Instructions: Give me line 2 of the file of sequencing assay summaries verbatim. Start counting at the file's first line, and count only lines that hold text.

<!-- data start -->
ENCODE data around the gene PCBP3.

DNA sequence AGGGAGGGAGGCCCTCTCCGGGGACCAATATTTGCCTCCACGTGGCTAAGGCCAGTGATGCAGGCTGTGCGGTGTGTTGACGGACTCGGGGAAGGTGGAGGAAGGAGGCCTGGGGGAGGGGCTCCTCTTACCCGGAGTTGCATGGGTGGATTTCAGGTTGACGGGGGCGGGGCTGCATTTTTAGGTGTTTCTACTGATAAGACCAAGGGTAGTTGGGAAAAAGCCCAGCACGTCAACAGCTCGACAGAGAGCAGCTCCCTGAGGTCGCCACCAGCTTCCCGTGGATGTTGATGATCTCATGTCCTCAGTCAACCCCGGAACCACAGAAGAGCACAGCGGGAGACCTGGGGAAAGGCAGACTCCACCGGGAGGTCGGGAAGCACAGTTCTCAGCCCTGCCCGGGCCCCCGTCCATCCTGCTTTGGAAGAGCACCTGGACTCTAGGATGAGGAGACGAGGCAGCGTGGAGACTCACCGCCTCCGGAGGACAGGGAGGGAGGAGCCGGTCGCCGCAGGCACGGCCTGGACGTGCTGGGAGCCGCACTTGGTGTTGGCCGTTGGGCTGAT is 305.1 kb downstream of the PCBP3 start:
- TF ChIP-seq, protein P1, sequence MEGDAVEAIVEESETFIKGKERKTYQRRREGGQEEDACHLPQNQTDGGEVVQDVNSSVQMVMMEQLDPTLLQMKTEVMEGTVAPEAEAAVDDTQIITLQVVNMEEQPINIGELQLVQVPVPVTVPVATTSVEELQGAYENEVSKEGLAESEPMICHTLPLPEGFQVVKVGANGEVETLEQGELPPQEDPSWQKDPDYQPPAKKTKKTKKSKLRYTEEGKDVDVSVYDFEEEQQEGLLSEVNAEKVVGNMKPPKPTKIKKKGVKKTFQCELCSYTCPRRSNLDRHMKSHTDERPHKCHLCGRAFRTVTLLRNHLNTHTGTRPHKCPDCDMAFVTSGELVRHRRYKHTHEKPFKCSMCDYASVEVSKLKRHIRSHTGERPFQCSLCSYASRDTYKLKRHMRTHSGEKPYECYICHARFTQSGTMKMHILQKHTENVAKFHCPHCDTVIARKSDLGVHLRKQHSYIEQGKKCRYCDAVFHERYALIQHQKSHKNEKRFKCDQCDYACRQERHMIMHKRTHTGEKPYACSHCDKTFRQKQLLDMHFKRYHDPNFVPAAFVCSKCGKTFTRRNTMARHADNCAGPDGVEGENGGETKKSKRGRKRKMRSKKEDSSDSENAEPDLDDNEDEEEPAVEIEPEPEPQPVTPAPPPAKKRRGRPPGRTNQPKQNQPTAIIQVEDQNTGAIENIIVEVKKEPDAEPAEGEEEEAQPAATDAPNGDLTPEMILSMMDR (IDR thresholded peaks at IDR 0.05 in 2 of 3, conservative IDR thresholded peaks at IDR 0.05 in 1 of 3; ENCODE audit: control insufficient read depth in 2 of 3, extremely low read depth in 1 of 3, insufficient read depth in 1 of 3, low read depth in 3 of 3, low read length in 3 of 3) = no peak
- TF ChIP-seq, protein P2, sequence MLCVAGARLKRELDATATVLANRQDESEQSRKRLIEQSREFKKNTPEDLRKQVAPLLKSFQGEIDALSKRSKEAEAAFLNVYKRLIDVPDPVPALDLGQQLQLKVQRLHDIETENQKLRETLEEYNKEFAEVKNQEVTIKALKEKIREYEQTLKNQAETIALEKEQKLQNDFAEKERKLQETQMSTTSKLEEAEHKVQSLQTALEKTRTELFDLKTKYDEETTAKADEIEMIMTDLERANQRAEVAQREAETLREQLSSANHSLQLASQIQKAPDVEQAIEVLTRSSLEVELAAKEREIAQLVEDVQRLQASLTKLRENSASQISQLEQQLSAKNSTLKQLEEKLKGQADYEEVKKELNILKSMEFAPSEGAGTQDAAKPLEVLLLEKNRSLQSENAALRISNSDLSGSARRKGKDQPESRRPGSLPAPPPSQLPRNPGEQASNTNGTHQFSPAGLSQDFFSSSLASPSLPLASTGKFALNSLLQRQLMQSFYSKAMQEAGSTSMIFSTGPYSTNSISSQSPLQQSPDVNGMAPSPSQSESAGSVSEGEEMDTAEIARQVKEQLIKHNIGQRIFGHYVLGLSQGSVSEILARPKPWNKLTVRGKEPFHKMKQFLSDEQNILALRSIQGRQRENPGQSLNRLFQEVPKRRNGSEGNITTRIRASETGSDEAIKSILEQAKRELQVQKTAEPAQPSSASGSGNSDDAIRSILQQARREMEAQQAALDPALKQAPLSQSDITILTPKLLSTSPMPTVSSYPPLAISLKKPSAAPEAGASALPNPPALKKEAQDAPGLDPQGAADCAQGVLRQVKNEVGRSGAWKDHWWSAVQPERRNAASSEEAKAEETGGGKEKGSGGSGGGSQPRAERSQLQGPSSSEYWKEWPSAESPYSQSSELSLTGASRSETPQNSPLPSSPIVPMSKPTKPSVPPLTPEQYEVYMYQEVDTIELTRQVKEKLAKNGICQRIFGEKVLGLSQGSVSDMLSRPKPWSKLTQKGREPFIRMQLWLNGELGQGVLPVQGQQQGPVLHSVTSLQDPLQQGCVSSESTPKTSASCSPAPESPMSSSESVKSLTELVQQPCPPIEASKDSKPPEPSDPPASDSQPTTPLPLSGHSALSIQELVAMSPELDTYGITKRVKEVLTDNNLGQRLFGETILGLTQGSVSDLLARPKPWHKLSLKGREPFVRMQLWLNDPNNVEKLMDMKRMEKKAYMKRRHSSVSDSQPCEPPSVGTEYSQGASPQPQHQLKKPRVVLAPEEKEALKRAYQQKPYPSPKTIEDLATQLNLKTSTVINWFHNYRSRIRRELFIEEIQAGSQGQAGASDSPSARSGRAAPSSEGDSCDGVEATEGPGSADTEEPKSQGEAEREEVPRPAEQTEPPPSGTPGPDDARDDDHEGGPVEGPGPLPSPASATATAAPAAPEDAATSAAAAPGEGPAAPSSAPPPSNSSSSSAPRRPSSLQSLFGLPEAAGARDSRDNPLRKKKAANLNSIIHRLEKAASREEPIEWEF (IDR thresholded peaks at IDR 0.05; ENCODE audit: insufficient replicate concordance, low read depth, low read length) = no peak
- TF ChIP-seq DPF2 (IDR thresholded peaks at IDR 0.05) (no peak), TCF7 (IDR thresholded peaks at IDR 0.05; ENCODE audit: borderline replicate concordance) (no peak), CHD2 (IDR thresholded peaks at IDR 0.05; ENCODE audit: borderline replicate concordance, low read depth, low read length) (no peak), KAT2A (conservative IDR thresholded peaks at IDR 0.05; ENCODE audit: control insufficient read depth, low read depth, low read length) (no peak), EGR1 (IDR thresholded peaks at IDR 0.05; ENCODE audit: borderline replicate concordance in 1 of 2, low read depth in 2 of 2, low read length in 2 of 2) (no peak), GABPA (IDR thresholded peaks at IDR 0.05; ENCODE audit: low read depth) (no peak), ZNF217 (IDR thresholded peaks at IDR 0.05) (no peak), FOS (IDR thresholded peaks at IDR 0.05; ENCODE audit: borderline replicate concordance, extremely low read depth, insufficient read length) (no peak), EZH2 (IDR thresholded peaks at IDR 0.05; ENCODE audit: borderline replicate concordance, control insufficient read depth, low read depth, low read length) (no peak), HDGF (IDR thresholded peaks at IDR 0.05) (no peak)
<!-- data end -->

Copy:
DNA sequence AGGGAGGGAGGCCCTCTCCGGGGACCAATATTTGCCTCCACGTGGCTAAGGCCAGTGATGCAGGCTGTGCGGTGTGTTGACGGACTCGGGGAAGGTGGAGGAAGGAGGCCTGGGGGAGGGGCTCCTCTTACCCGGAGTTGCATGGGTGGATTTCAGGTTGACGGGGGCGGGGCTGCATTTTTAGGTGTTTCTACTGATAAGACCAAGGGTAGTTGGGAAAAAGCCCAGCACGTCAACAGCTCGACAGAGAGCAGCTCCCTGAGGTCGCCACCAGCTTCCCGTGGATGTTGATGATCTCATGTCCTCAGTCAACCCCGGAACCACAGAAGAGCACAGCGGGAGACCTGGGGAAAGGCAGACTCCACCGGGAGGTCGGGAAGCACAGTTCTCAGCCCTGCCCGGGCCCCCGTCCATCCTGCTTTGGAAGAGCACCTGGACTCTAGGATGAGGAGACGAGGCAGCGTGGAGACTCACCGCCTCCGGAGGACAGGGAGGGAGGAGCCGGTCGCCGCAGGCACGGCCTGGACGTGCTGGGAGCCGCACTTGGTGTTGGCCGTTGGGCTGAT is 305.1 kb downstream of the PCBP3 start: